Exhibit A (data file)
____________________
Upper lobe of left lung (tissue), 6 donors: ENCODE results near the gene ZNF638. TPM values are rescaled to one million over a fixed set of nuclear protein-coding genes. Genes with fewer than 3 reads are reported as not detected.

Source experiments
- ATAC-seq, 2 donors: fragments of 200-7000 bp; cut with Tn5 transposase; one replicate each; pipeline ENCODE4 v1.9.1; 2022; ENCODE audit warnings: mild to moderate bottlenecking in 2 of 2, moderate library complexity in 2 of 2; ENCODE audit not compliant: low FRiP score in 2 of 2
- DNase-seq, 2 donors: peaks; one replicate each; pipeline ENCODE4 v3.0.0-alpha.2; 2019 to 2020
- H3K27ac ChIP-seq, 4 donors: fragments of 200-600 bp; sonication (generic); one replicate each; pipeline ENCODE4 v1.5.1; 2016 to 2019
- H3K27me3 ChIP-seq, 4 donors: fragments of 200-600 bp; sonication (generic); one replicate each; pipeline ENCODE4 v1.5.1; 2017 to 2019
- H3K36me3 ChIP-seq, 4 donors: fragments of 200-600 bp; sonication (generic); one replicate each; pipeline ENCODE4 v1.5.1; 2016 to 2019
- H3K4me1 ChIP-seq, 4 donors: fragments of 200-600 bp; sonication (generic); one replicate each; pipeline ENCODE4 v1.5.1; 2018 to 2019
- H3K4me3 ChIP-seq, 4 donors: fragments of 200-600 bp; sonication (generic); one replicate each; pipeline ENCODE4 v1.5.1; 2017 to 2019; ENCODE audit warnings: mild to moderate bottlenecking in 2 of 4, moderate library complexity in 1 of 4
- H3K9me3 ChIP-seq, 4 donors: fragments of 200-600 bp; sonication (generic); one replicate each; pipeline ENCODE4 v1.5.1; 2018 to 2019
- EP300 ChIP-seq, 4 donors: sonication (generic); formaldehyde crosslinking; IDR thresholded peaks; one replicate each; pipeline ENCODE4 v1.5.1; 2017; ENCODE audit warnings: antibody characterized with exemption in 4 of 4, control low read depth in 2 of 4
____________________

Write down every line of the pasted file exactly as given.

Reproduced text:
Upper lobe of left lung (tissue), 6 donors: ENCODE results near the gene ZNF638. TPM values are rescaled to one million over a fixed set of nuclear protein-coding genes. Genes with fewer than 3 reads are reported as not detected.

Source experiments
- ATAC-seq, 2 donors: fragments of 200-7000 bp; cut with Tn5 transposase; one replicate each; pipeline ENCODE4 v1.9.1; 2022; ENCODE audit warnings: mild to moderate bottlenecking in 2 of 2, moderate library complexity in 2 of 2; ENCODE audit not compliant: low FRiP score in 2 of 2
- DNase-seq, 2 donors: peaks; one replicate each; pipeline ENCODE4 v3.0.0-alpha.2; 2019 to 2020
- H3K27ac ChIP-seq, 4 donors: fragments of 200-600 bp; sonication (generic); one replicate each; pipeline ENCODE4 v1.5.1; 2016 to 2019
- H3K27me3 ChIP-seq, 4 donors: fragments of 200-600 bp; sonication (generic); one replicate each; pipeline ENCODE4 v1.5.1; 2017 to 2019
- H3K36me3 ChIP-seq, 4 donors: fragments of 200-600 bp; sonication (generic); one replicate each; pipeline ENCODE4 v1.5.1; 2016 to 2019
- H3K4me1 ChIP-seq, 4 donors: fragments of 200-600 bp; sonication (generic); one replicate each; pipeline ENCODE4 v1.5.1; 2018 to 2019
- H3K4me3 ChIP-seq, 4 donors: fragments of 200-600 bp; sonication (generic); one replicate each; pipeline ENCODE4 v1.5.1; 2017 to 2019; ENCODE audit warnings: mild to moderate bottlenecking in 2 of 4, moderate library complexity in 1 of 4
- H3K9me3 ChIP-seq, 4 donors: fragments of 200-600 bp; sonication (generic); one replicate each; pipeline ENCODE4 v1.5.1; 2018 to 2019
- EP300 ChIP-seq, 4 donors: sonication (generic); formaldehyde crosslinking; IDR thresholded peaks; one replicate each; pipeline ENCODE4 v1.5.1; 2017; ENCODE audit warnings: antibody characterized with exemption in 4 of 4, control low read depth in 2 of 4